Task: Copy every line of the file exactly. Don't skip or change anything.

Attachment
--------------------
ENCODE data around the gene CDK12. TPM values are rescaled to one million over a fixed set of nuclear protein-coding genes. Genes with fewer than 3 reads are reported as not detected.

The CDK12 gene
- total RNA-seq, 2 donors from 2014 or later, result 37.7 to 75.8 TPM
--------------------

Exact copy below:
ENCODE data around the gene CDK12. TPM values are rescaled to one million over a fixed set of nuclear protein-coding genes. Genes with fewer than 3 reads are reported as not detected.

The CDK12 gene
- total RNA-seq, 2 donors from 2014 or later, result 37.7 to 75.8 TPM